# Problem: The electrostatic force (not energy) of attraction between two oppositely charged objects is given by the equation F = ke(Q1Q2/d2) where ke = 8.99 x 109 N m2/C2, Q1 and Q2 are the charges of the two objects in Coulombs, and d is the distance separating the two objects in meters. The charges Q1 and Q2 will have the magnitude 1.60 x 10–19 C. How many times larger is the electrostatic force of attraction than the force of gravity?

###### FREE Expert Solution

$\overline{)\frac{{\mathbf{F}}_{\mathbf{elec}}}{{\mathbf{F}}_{\mathbf{gravity}}}}$

$\overline{){{\mathbf{F}}}_{{\mathbf{elec}}}{\mathbf{=}}\frac{{\mathbf{kq}}_{\mathbf{1}}{\mathbf{q}}_{\mathbf{2}}}{{\mathbf{r}}^{\mathbf{2}}}}$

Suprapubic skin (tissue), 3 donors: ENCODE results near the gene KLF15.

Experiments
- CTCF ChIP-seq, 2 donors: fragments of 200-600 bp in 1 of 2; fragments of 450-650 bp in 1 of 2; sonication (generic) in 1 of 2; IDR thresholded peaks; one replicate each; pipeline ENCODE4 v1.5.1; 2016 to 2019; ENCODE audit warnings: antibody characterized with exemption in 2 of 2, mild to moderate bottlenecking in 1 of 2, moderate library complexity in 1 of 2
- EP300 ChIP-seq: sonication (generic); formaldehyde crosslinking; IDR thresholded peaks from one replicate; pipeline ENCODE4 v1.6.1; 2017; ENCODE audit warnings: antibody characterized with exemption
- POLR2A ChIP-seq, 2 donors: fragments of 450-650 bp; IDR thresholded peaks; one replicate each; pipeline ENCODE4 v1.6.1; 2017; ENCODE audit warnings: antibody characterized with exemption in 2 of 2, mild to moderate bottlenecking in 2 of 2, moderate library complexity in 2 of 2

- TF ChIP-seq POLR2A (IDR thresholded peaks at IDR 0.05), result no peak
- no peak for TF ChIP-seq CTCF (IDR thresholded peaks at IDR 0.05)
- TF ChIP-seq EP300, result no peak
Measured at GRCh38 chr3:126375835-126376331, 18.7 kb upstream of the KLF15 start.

$\overline{){{\mathbf{F}}}_{{\mathbf{gravity}}}{\mathbf{=}}{\mathbf{G}}\frac{{\mathbf{m}}^{\mathbf{2}}}{{\mathbf{r}}^{\mathbf{2}}}}$

87% (232 ratings) ###### Problem Details

The electrostatic force (not energy) of attraction between two oppositely charged objects is given by the equation F = ke(Q1Q2/d2) where ke = 8.99 x 109 N m2/C2, Q1 and Q2 are the charges of the two objects in Coulombs, and d is the distance separating the two objects in meters. The charges Q1 and Q2 will have the magnitude 1.60 x 10–19 C. How many times larger is the electrostatic force of attraction than the force of gravity?

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